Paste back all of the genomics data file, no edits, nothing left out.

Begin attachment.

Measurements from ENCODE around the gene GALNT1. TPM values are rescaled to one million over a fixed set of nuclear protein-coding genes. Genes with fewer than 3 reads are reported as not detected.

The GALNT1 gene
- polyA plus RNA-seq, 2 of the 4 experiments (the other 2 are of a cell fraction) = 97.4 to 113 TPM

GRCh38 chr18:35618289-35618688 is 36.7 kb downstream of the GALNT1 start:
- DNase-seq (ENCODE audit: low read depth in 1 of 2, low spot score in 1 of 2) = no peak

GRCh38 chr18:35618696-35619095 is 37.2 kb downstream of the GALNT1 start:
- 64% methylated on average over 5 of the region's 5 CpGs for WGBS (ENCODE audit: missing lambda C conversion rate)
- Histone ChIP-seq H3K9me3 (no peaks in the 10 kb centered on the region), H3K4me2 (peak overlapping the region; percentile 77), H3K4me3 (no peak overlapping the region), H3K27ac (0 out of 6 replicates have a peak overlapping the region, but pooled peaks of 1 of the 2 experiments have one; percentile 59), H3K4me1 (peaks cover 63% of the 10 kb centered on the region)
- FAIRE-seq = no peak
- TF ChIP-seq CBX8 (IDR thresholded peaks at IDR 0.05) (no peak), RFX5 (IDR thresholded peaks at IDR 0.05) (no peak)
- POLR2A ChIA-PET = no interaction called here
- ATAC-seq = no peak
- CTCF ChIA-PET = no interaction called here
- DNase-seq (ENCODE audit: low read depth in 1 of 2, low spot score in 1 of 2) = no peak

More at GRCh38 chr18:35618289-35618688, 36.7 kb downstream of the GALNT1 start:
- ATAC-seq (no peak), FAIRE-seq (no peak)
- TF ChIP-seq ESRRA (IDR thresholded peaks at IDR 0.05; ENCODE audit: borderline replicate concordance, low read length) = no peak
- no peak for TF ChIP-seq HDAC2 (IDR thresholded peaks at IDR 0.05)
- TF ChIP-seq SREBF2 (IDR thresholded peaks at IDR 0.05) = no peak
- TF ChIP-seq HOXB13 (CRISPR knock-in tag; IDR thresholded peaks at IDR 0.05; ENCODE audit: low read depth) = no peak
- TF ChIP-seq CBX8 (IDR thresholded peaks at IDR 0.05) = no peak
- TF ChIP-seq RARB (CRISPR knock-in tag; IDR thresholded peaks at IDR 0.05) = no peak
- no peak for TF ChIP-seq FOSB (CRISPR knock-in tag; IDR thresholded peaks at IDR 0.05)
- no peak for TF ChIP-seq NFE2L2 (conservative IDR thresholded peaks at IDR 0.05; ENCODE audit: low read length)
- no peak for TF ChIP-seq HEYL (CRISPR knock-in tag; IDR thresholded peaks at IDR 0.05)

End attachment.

Measurements from ENCODE around the gene GALNT1. TPM values are rescaled to one million over a fixed set of nuclear protein-coding genes. Genes with fewer than 3 reads are reported as not detected.

The GALNT1 gene
- polyA plus RNA-seq, 2 of the 4 experiments (the other 2 are of a cell fraction) = 97.4 to 113 TPM

GRCh38 chr18:35618289-35618688 is 36.7 kb downstream of the GALNT1 start:
- DNase-seq (ENCODE audit: low read depth in 1 of 2, low spot score in 1 of 2) = no peak

GRCh38 chr18:35618696-35619095 is 37.2 kb downstream of the GALNT1 start:
- 64% methylated on average over 5 of the region's 5 CpGs for WGBS (ENCODE audit: missing lambda C conversion rate)
- Histone ChIP-seq H3K9me3 (no peaks in the 10 kb centered on the region), H3K4me2 (peak overlapping the region; percentile 77), H3K4me3 (no peak overlapping the region), H3K27ac (0 out of 6 replicates have a peak overlapping the region, but pooled peaks of 1 of the 2 experiments have one; percentile 59), H3K4me1 (peaks cover 63% of the 10 kb centered on the region)
- FAIRE-seq = no peak
- TF ChIP-seq CBX8 (IDR thresholded peaks at IDR 0.05) (no peak), RFX5 (IDR thresholded peaks at IDR 0.05) (no peak)
- POLR2A ChIA-PET = no interaction called here
- ATAC-seq = no peak
- CTCF ChIA-PET = no interaction called here
- DNase-seq (ENCODE audit: low read depth in 1 of 2, low spot score in 1 of 2) = no peak

More at GRCh38 chr18:35618289-35618688, 36.7 kb downstream of the GALNT1 start:
- ATAC-seq (no peak), FAIRE-seq (no peak)
- TF ChIP-seq ESRRA (IDR thresholded peaks at IDR 0.05; ENCODE audit: borderline replicate concordance, low read length) = no peak
- no peak for TF ChIP-seq HDAC2 (IDR thresholded peaks at IDR 0.05)
- TF ChIP-seq SREBF2 (IDR thresholded peaks at IDR 0.05) = no peak
- TF ChIP-seq HOXB13 (CRISPR knock-in tag; IDR thresholded peaks at IDR 0.05; ENCODE audit: low read depth) = no peak
- TF ChIP-seq CBX8 (IDR thresholded peaks at IDR 0.05) = no peak
- TF ChIP-seq RARB (CRISPR knock-in tag; IDR thresholded peaks at IDR 0.05) = no peak
- no peak for TF ChIP-seq FOSB (CRISPR knock-in tag; IDR thresholded peaks at IDR 0.05)
- no peak for TF ChIP-seq NFE2L2 (conservative IDR thresholded peaks at IDR 0.05; ENCODE audit: low read length)
- no peak for TF ChIP-seq HEYL (CRISPR knock-in tag; IDR thresholded peaks at IDR 0.05)